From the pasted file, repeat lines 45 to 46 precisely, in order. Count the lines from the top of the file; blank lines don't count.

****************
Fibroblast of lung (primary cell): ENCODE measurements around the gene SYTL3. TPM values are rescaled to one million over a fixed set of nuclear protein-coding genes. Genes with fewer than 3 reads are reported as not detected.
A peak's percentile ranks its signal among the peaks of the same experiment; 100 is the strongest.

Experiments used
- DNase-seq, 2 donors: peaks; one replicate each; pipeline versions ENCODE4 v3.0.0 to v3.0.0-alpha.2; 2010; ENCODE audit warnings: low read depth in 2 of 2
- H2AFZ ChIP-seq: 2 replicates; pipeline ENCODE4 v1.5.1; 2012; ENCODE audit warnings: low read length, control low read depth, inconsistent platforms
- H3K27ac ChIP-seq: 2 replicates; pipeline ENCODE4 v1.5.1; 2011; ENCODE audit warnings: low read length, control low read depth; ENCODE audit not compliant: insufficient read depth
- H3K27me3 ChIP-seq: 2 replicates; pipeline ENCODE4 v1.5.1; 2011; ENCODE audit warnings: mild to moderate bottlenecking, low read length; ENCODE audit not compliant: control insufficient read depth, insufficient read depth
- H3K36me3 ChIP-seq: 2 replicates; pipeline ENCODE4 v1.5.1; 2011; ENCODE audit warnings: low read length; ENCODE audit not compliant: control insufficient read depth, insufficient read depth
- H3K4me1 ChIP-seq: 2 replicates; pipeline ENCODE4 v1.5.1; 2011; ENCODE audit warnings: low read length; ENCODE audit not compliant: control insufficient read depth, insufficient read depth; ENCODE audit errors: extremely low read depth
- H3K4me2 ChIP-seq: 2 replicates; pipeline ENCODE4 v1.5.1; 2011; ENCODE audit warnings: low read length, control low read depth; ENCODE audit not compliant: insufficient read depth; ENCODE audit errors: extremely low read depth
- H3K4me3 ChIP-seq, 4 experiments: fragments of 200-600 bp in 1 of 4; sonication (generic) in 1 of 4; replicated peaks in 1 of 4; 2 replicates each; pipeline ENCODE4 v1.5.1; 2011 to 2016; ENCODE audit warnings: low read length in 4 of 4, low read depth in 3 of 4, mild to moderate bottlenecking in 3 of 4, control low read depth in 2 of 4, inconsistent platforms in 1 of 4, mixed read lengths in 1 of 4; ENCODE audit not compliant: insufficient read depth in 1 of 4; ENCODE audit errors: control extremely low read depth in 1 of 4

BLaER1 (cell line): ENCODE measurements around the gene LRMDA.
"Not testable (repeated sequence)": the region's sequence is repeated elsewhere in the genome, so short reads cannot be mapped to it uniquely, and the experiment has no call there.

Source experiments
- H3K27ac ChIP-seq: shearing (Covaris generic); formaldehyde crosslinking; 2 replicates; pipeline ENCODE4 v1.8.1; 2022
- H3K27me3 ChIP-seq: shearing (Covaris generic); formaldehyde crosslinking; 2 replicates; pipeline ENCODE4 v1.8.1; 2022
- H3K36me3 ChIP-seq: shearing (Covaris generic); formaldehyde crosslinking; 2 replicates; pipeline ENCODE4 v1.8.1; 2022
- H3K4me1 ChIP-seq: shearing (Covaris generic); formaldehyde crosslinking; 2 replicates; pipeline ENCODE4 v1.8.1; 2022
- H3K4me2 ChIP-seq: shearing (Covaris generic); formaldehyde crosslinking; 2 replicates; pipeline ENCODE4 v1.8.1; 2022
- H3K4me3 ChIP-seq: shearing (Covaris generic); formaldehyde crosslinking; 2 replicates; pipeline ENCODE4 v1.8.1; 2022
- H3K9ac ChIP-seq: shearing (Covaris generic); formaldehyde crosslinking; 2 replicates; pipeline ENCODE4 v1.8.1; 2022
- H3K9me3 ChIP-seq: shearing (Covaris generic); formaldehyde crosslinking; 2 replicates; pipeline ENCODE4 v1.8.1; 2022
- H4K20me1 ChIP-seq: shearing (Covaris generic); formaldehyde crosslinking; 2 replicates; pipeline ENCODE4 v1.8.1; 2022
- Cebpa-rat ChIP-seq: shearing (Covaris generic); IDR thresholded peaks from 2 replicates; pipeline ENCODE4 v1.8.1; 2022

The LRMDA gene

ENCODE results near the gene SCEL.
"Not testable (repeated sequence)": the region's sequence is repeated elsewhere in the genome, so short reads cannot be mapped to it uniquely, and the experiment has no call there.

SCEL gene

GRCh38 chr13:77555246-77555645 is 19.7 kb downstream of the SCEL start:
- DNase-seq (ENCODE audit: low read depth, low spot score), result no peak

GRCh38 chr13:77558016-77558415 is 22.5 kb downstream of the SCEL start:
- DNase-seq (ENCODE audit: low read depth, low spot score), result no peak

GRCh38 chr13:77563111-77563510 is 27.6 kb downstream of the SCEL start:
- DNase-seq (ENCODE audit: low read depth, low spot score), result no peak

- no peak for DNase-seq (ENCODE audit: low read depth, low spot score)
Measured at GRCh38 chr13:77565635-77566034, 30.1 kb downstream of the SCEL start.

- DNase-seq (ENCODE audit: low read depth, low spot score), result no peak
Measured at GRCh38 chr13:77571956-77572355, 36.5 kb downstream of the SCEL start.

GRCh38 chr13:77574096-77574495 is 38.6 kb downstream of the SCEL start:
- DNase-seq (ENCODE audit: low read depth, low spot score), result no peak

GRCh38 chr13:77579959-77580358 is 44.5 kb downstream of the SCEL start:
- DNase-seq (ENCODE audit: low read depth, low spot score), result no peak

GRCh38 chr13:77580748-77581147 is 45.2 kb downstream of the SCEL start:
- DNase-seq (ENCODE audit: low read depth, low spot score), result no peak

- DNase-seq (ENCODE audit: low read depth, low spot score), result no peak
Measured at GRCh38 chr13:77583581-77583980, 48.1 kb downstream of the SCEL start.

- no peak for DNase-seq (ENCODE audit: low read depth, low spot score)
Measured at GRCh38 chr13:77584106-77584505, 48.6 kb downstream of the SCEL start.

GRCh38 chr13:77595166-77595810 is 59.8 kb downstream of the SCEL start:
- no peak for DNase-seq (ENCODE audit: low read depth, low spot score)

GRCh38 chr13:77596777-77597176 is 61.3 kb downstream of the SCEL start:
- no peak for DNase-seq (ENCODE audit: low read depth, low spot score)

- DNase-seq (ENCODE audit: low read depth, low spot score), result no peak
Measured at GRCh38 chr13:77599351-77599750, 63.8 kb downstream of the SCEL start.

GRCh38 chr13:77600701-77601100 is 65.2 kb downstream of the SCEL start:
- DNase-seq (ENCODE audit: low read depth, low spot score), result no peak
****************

- DNase-seq (ENCODE audit: low read depth, low spot score), result no peak
Measured at GRCh38 chr13:77583581-77583980, 48.1 kb downstream of the SCEL start.